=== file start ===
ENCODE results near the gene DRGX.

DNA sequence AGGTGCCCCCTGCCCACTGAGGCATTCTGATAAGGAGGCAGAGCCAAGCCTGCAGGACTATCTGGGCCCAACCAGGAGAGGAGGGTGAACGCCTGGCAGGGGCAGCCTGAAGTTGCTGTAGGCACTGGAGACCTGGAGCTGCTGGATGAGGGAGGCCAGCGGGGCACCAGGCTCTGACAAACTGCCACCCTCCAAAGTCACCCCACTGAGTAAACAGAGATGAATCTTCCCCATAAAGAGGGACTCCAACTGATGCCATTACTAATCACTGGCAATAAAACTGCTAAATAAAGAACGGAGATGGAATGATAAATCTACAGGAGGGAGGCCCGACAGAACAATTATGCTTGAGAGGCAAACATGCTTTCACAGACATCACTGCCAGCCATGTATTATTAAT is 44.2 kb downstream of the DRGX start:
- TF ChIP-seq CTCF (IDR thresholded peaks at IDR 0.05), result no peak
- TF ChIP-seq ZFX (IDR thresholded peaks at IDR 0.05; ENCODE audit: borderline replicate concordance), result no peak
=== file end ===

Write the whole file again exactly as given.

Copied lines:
ENCODE results near the gene DRGX.

DNA sequence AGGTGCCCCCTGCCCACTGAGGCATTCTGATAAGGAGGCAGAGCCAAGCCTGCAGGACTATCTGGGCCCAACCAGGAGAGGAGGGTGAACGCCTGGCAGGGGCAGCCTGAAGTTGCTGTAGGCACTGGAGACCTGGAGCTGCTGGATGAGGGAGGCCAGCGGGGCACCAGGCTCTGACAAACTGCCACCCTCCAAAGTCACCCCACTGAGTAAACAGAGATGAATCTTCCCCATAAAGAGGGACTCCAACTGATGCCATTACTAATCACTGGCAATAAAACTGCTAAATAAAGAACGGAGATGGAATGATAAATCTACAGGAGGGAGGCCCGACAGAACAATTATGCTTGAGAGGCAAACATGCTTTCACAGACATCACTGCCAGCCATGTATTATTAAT is 44.2 kb downstream of the DRGX start:
- TF ChIP-seq CTCF (IDR thresholded peaks at IDR 0.05), result no peak
- TF ChIP-seq ZFX (IDR thresholded peaks at IDR 0.05; ENCODE audit: borderline replicate concordance), result no peak